The Romantic poet John Keats (1795-1821) lived in this house at 10 Keats Grove, Hampstead, for seventeen months from 1818 to 1820. From here he travelled to Rome, where he died of tuberculosis at age 25.
The sign by the plum tree explains: “Keats wrote his famous ‘Ode to a Nightingale’ sitting under a plum tree in this garden in May 1819. Plum trees live for around forty years and this is probably the garden’s fourth or fifth plum since Keats’s time.”
Then it quotes four lines from the seventh verse of the poem:
Thou wast not born for death, immortal Bird!
No hungry generations tread thee down;
The voice I hear this passing night was heard
In ancient days by emperor and clown:
The sign says “You can listen to the full poem inside Keats house.”
One day when I was 22, I had a strange moment when I realized that I could name this particular kind of bird in four languages (the nightingale, die Nachtigall, le rossignol, el ruiseñor) and had even read poems or heard songs about it in all four languages, but I had no idea what the bird sounded like and wouldn’t have recognized one if it had flown over and pecked me on the nose — which I suppose would not have been normal behavior for a nightingale.
There was no such thing as the internet at that time, so I couldn’t just click here to see and hear the bird.
After leaving the Keats House (which in his time was called Wentworth Place) we took a short walk over to the Burgh House on New End Square. This is a house from the “Queen Anne era”, meaning the early years of the 18th century. It was one of the first large houses to have been built in Hampstead, which at the time was flourishing as a fashionable spa known as Hampstead Wells.
The Burgh House was used as a private residence for much of its history, but now it is the site of the Hampstead Museum (which is open Wednesday, Thursday, Friday and Sunday afternoons except during Covid lockdowns). Some of the rooms in Burgh House can be rented — or ‘hired’, as the British would say — for both private and public events, such as wedding receptions, parties, recitals and plays. (The house has its own on-site catering service.)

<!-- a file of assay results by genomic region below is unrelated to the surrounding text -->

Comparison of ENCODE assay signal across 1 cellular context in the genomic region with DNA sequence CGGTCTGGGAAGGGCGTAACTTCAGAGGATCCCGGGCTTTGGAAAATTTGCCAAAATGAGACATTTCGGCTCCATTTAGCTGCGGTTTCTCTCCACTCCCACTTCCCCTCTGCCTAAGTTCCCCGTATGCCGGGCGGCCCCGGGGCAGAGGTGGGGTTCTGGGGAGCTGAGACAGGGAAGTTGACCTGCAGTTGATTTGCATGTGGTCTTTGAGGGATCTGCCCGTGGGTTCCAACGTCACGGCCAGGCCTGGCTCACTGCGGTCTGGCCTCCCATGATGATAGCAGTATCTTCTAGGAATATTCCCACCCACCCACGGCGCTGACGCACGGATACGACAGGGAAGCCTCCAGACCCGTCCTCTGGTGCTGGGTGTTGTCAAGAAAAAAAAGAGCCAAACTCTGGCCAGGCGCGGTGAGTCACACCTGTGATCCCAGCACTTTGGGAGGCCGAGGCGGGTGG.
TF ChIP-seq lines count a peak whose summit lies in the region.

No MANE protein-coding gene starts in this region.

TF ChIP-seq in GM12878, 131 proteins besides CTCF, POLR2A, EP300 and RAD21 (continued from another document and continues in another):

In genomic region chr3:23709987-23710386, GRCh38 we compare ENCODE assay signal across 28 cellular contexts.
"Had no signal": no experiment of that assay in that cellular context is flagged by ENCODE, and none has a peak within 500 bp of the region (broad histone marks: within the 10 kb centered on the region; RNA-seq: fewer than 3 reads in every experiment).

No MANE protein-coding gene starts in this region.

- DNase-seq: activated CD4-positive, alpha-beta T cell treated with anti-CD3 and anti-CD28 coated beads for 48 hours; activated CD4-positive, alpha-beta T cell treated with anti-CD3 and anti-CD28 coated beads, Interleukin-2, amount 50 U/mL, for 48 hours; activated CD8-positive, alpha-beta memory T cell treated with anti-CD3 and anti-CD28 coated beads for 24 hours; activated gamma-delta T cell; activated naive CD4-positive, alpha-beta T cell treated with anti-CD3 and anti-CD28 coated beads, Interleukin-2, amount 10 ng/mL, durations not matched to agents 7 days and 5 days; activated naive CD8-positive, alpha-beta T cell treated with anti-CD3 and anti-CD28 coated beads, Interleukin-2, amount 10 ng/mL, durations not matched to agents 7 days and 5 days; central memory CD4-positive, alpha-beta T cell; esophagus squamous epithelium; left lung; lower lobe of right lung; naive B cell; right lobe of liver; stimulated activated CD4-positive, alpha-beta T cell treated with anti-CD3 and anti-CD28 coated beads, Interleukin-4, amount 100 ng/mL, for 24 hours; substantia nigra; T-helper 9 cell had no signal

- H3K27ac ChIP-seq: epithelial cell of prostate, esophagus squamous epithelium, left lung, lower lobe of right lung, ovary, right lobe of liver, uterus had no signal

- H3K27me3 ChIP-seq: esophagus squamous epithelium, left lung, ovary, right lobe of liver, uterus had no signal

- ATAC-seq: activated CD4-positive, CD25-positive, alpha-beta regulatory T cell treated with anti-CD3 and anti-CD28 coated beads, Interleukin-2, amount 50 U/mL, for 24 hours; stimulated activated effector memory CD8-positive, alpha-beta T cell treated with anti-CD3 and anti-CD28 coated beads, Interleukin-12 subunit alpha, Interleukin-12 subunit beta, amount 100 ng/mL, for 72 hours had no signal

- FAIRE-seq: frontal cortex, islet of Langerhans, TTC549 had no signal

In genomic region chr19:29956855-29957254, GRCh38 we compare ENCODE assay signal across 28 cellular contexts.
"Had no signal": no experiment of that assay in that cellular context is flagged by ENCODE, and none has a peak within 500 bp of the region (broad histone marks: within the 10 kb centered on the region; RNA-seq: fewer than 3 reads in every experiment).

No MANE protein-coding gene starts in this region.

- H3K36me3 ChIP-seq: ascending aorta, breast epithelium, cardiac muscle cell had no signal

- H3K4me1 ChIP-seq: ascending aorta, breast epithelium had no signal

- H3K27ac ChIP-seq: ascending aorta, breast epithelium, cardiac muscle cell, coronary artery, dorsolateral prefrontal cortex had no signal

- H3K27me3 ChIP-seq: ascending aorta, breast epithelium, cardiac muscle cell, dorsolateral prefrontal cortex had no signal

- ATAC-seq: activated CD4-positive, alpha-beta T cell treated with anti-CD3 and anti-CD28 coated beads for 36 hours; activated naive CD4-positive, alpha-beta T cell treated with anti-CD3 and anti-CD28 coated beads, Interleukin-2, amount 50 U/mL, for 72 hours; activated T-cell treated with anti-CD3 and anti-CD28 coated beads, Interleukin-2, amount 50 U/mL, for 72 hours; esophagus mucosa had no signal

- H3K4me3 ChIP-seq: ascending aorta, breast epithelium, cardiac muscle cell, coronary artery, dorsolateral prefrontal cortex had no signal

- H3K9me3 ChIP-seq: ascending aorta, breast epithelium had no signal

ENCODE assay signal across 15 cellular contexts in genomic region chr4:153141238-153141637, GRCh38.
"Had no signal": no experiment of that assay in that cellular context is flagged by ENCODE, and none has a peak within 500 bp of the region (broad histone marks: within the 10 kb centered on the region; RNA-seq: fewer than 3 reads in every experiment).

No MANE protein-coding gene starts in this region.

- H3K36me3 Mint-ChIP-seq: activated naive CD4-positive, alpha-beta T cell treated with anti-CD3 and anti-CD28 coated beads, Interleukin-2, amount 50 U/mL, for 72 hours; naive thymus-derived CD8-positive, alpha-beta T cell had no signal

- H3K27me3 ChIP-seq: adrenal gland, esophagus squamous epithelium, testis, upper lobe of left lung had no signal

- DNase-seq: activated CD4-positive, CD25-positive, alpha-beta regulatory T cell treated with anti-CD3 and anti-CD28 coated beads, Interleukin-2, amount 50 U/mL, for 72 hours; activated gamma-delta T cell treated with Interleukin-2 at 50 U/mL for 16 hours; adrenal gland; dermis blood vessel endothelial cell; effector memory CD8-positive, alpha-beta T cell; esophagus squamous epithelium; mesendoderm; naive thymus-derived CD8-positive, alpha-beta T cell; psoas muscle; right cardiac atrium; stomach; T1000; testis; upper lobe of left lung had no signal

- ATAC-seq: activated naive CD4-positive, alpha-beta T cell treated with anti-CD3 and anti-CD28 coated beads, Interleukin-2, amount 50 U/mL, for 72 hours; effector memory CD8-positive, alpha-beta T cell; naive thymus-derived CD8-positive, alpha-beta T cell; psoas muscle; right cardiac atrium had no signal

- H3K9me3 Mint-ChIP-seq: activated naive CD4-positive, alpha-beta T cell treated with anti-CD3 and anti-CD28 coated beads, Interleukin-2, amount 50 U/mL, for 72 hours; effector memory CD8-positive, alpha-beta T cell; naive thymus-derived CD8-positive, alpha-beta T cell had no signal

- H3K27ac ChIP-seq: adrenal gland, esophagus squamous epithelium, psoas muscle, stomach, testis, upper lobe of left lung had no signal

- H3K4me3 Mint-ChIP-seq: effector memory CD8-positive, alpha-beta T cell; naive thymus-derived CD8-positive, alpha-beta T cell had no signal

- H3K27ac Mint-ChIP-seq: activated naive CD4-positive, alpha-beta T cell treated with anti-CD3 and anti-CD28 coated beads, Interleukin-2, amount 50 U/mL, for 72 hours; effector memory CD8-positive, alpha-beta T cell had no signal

We (our VirtualTourist group) stopped for a snack at the Burgh House’s “Buttery Café”, which has since been re-named the “Pavilion Café.” (I liked the old name better.) At the time, it described itself as “the only licensed garden café in Hampstead to offer an array of mouth-watering, genuine, home-cooked food using fresh, locally sourced and seasonal produce.” (The word licensed in British English means that they are allowed to serve alcoholic beverages.)
Perhaps someone can explain why a few chimneys in Britain (but only a few) were built in this peculiar manner? I don’t know which century this crooked chimney might have been from, but I would guess the nineteenth. I am more confident in dating the quaint old-timey television antennas in the lower right-hand corner of the same photo; these are no doubt left over from the twentieth.
Later we had a look at Fenton House, a listed building that now belongs to the National Trust. It is described as a “handsome 17th-century merchant’s house with walled garden”.
They say the garden of Fenton House “has remained almost completely unchanged in 300 years: a vista of lawns, orchards and vegetable gardens, for you to tour and enjoy.” It includes an apple orchard with 30 different varieties of apples.
My photos in this post are from 2015. I revised the text in 2021.
Next: Back Lane and the Holly Bush.